One of the neatest things about Clayton is the whole Wooden Boat Stuff.  Turns out Clayton is the home of the Antique and Classic Boat Society.  Who knew?  There are numerous shops with quality St. Lawrence River memorabilia and history.  We ducked into several of them on our walks about town.

img_4115The Antique Boat Museum is full of classic wooden boats, motors, and history.  We spent a couple of hours there but could’ve spent several more.

While on a restored 110-year-old 110-foot-long houseboat, a teenaged boy touring with his parents sat down at the ballroom’s custom antique piano and flawlessly performed a perfect period piece of music.  He was so spot-on we thought he might be a plant, but he wasn’t.

Even the Wood Boat Brewery where we ate dinner was worthy of buying a t-shirt, despite the 2-hour wait for our pizza.

img_4145One of Dana’s trip requirements was cruising up through Thousand Islands.  So we did.  According to a local tour guide, officially there are 1,864 of them, which means nearly half are sad little specks with an inferiority complex.  To be considered an “island” in these parts, the land at issue must (1) be above and surrounded by water year-around and (2) have at least two trees.  Supposedly they all have names.   We don’t know this cute lil one’s name but it probably didn’t make the top Thousand.

Between us we took a bunch of photos but agree that none really does the place justice.  You just have to come visit.

img_4498St. Lawrence was a Catholic martyr and the patron saint of cooks and comedians because—according to legend—as he was being roasted alive he asked to be turned since he was done on that side.  (This seems rather unlikely, but does bring to mind Edmund Blackadder’s story about Sir Thomas More.)

None of that, of course, explains why he has a river named for him or who installed the statue of him—bizarrely holding the grate on which he was broiled—along that river, but it’s a good story.  From what we’ve seen so far it’s a pretty spectacular river though, so at least he has that on his resumé.

img_4154George Boldt  bought an island and started to build a huge mansion in about 1900 and then quit before finishing it.  We heard various stories about how he made his money but generally it had something to do with the Waldorf Astoria hotel.  The joint was pretty opulent and pretty unfinished, but it seems much of the construction was done in the past 20 years to turn it into a tourist destination, accessible only by river.  Probably worth one trip but definitely not two.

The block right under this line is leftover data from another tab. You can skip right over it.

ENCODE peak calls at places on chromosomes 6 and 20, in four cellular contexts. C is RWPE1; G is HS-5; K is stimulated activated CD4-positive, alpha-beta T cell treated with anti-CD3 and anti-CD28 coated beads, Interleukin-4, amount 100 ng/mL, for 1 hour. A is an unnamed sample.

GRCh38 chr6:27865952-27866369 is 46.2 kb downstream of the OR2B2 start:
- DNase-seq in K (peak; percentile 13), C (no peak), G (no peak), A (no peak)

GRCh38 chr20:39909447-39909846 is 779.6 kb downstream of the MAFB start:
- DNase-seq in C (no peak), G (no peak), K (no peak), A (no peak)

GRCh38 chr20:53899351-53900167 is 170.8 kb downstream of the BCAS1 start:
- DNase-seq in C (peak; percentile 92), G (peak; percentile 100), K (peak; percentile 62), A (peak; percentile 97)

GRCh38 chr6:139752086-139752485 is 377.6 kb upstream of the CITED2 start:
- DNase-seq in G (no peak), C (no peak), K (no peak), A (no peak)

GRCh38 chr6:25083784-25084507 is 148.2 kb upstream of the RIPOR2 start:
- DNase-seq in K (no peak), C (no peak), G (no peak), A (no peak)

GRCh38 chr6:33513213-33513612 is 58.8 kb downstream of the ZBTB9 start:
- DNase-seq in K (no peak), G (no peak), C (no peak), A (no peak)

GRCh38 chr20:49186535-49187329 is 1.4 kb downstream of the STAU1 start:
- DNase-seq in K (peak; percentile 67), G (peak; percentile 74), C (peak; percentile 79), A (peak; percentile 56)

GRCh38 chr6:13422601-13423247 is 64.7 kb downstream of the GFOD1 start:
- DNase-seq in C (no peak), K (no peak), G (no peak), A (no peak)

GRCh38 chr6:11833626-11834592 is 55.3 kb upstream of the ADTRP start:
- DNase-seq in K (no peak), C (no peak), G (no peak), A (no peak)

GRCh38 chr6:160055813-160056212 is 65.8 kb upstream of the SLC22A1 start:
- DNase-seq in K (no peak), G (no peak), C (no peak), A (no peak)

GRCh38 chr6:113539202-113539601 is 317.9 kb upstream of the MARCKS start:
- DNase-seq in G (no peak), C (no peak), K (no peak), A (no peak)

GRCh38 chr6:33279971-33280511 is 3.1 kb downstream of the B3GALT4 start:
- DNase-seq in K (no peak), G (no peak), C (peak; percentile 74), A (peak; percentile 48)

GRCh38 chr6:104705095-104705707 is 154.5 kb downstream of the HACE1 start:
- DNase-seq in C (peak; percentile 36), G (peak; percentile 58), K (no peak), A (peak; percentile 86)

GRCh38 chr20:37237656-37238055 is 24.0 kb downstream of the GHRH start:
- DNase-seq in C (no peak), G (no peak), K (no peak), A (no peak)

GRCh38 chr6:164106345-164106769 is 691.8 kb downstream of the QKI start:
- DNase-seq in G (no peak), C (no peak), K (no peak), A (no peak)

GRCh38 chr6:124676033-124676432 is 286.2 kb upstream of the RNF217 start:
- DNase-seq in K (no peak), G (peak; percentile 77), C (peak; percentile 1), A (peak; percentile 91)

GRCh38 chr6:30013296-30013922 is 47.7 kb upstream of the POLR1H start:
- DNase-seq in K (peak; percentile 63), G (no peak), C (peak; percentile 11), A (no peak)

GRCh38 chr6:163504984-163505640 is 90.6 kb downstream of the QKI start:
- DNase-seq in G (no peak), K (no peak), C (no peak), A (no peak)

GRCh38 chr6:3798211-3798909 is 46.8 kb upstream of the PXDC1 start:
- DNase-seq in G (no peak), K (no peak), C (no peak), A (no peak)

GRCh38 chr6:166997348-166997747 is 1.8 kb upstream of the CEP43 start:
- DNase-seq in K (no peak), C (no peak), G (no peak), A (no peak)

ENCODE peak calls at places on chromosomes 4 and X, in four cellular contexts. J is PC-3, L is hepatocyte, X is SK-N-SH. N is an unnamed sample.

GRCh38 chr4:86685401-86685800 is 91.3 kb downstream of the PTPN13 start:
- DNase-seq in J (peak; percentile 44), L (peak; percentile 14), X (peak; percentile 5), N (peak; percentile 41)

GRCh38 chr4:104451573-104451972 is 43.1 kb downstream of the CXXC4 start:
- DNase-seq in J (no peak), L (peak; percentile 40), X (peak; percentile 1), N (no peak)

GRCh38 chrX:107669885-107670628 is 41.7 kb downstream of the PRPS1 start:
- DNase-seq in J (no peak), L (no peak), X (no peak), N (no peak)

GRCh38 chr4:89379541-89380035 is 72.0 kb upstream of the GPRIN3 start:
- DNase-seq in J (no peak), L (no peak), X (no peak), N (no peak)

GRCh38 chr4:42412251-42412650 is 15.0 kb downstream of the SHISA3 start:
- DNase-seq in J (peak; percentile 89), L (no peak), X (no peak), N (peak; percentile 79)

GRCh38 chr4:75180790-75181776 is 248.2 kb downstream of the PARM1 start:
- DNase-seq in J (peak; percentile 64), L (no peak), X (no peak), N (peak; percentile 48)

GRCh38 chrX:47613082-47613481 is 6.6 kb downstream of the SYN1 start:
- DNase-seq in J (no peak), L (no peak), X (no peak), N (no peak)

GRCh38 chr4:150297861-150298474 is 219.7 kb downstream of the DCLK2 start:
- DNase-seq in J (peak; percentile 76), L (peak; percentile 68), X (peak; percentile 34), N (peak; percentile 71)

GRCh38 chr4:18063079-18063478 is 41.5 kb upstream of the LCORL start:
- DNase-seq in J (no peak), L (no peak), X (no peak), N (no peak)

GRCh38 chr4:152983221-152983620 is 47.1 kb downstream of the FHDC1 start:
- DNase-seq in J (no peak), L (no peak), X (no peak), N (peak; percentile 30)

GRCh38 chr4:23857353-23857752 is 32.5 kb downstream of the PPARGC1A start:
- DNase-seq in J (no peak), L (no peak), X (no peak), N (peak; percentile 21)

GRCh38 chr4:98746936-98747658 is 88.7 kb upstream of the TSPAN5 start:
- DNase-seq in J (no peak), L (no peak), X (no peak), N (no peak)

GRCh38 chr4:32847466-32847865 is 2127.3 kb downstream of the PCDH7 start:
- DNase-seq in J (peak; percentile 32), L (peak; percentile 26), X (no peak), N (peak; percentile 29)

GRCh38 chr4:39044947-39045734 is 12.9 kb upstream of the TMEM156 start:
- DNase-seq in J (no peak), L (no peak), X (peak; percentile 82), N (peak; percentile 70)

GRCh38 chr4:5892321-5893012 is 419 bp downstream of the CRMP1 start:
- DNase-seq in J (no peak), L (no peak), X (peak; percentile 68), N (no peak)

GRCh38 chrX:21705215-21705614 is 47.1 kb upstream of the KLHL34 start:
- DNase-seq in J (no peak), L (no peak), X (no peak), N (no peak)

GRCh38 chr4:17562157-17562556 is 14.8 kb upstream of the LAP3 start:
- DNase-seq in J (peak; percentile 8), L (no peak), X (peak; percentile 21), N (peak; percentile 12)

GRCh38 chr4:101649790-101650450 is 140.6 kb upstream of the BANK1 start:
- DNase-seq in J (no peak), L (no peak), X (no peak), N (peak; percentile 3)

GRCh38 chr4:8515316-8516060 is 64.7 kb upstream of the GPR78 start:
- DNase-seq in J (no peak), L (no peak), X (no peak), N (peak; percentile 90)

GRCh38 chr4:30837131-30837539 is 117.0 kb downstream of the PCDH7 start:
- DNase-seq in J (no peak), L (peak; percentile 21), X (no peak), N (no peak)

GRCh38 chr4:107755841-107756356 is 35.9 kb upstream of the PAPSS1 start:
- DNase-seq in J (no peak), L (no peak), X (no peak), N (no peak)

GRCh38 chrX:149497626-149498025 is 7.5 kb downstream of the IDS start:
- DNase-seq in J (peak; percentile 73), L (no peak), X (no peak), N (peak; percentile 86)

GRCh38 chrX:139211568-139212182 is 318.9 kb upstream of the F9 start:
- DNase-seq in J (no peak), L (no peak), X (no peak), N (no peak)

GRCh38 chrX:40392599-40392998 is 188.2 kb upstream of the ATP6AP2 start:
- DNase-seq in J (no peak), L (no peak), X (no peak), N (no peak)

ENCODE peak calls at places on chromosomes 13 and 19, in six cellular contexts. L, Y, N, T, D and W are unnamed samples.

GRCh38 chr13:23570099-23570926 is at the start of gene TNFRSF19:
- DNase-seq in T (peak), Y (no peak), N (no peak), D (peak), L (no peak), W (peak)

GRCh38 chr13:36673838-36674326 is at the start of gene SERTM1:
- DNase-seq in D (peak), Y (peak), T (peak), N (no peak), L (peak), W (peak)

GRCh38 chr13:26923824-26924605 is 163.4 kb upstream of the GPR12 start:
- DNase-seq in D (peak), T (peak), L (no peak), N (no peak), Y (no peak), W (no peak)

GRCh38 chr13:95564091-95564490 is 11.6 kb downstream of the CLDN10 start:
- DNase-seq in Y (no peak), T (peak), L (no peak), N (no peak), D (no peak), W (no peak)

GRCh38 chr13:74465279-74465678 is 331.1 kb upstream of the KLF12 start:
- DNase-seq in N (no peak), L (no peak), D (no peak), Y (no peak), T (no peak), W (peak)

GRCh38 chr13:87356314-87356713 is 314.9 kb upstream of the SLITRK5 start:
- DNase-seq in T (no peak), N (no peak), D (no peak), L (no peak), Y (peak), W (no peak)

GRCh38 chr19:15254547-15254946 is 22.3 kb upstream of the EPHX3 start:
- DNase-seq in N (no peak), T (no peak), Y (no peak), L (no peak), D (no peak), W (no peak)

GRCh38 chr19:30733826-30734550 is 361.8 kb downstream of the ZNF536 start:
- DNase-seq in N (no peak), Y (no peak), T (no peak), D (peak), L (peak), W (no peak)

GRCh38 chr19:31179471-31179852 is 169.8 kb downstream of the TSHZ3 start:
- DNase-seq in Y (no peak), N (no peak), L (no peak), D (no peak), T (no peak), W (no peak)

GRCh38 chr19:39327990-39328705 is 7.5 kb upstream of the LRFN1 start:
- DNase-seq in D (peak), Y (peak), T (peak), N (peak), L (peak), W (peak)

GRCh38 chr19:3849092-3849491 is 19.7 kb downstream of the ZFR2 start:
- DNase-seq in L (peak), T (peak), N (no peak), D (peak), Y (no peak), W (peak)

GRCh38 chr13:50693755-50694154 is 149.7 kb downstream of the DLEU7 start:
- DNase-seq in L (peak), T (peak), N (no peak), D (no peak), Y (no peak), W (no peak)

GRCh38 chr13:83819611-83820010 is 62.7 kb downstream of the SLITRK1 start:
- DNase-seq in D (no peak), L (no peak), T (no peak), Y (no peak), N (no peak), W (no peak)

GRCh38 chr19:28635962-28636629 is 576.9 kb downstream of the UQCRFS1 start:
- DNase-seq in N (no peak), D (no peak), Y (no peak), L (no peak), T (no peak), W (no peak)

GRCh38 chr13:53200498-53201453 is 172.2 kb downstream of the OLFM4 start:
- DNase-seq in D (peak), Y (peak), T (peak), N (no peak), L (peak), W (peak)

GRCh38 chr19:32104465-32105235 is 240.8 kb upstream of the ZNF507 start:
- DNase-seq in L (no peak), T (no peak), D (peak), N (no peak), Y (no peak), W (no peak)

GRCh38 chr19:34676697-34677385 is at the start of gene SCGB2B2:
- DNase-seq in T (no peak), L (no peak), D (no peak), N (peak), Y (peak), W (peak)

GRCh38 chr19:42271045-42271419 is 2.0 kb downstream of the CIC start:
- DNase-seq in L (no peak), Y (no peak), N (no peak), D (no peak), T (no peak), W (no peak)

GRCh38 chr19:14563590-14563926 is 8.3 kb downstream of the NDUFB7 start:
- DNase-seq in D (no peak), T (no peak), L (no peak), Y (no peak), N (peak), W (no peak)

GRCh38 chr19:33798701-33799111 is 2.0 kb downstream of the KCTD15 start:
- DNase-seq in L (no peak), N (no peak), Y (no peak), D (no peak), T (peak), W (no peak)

Mid-day, we even moved the boats.   Other folks supposedly had reserved our slips so Second Wave and Misty Pearl had to go out into a narrow passage, spin 180 degrees, and dock on a wall.  Not to mix dance and sports, but after a perfectly-executed water ballet, we stuck the landing.  Bravo to us.

We planned to leave at 9 this morning, but during the the engine room check we found diesel fuel in the bilge.  Seems pretty certain it had something to do with Doug changing the filters.  Sure enough, in a very non-judgmental way Brent found, ahem, an extra gasket lodged up in the main fuel filter.  Problem solved and on our way at 9:10.

F37A1EFB-7DFB-4CB2-9AD8-B8F932E08457Just out of Clayton we passed into Canadian waters.  Rounding Wolfe Island at the Wolfe Island Light we expected to see herds of moose.  And hockey players.  And Bob and Doug McKenzie.  Mostly it looked a lot like the islands we just had admired.  Beautiful yes, but a tad disappointing.

08CC1B35-8016-46D7-BA1F-D5CCE40451FBKingston, Ontario, was a major naval base from which the British overlords launched ultimately-unsuccessful attacks on the good guys circa 1812.  The Canadians still honor the British monarch on their money so they aren’t completely without fault, but we figured we’d forgive them since  (1) it was over 200 years ago, (2) we weren’t even born then, and (3) we’re going to be in Canada for a month or so and might need some help from them.  Plus as we discovered on a backpacking trip in British Columbia two summers ago, it’s an amazingly clean country, which we appreciate.

We docked in Kingston, cleared customs, and had a nice stroll through town with Second Wave.  The Confederation Basin Marina stuck us about a mile from the shore so each dog-walk requires crossing a maze of dock, but we’ll survive 2 nights of it even in heat that Phoenix would be proud to claim.

We had an eye for Kingston


We didn’t have long in Kingston, but it’s a pretty decent size with a pseudo-European vibe.